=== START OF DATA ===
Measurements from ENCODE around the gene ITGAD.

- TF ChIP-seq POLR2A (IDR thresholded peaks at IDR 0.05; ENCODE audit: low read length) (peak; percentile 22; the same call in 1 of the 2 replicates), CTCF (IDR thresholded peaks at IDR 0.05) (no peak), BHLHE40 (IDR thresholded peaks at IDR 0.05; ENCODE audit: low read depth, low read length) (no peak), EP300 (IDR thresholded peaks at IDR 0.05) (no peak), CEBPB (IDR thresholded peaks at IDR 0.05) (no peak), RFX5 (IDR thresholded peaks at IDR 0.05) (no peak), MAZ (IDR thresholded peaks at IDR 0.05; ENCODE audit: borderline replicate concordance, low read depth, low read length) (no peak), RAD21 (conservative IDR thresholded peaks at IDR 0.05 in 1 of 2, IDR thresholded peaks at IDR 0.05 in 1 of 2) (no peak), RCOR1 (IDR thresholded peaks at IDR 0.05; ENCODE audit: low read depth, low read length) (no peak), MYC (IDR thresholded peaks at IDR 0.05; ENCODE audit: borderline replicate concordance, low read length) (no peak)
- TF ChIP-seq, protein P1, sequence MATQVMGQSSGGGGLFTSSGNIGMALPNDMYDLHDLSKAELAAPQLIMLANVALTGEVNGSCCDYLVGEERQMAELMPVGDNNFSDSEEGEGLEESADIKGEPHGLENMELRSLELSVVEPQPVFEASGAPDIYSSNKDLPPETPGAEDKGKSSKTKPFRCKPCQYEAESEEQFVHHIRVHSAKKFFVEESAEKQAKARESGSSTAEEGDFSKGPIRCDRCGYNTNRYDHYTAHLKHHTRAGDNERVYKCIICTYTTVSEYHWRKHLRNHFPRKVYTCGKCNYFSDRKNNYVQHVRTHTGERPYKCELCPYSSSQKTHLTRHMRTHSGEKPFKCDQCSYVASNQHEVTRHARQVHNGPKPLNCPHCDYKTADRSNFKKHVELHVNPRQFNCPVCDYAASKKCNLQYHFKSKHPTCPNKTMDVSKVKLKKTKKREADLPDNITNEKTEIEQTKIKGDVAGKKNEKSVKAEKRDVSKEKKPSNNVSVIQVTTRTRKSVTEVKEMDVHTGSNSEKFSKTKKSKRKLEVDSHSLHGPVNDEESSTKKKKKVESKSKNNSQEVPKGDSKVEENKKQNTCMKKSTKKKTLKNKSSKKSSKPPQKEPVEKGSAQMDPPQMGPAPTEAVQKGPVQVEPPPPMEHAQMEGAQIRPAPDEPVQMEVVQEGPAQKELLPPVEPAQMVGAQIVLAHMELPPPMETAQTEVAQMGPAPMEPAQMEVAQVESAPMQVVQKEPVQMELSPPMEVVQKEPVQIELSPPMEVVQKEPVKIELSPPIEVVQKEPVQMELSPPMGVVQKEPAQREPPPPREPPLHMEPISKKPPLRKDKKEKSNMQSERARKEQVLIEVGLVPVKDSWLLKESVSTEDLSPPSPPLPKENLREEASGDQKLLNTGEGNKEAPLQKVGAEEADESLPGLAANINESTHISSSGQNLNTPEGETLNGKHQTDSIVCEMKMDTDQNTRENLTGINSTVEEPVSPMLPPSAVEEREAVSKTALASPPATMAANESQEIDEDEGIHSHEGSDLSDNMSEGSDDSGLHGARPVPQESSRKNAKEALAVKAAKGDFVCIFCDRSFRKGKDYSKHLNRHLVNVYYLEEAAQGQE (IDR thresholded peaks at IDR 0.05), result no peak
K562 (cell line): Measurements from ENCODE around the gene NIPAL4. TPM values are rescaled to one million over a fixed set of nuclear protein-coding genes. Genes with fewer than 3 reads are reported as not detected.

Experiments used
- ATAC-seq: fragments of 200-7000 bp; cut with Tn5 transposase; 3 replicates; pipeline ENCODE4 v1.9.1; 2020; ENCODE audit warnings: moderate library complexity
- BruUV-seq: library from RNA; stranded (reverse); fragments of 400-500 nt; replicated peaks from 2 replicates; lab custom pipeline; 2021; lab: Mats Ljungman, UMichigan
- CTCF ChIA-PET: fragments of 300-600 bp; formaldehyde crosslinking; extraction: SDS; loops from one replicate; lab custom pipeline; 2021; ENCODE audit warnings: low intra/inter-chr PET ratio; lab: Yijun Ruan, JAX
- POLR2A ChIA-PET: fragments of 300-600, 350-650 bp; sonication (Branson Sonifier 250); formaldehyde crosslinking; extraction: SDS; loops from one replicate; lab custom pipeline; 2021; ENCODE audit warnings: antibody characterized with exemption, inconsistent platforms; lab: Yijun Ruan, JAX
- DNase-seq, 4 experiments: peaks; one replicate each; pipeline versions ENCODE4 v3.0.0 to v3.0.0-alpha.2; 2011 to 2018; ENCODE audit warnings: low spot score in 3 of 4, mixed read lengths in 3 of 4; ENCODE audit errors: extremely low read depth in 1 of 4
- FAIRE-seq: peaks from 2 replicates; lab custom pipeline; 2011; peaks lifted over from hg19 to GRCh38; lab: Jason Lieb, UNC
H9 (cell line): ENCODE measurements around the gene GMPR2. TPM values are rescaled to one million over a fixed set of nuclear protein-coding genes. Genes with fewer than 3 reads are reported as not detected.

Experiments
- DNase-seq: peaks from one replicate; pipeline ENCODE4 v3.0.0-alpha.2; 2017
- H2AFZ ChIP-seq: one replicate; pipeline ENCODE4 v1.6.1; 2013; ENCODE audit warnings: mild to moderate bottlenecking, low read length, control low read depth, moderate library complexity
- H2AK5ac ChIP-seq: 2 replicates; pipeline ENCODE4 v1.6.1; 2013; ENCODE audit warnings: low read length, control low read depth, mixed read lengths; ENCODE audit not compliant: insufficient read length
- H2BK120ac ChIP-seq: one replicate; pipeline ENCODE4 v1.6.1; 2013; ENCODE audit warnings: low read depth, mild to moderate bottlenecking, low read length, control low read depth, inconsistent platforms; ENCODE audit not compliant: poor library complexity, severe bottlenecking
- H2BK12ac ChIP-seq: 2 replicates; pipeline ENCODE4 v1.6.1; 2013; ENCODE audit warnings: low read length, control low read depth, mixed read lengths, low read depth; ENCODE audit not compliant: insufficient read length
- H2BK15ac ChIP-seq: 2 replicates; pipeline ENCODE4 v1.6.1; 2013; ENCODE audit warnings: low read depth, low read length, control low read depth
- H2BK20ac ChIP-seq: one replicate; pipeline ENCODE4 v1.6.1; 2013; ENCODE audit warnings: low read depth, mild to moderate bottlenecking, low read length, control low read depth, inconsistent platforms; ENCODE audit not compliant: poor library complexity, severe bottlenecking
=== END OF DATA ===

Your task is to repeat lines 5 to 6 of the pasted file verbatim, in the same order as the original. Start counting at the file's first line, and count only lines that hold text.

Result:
Experiments used
- ATAC-seq: fragments of 200-7000 bp; cut with Tn5 transposase; 3 replicates; pipeline ENCODE4 v1.9.1; 2020; ENCODE audit warnings: moderate library complexity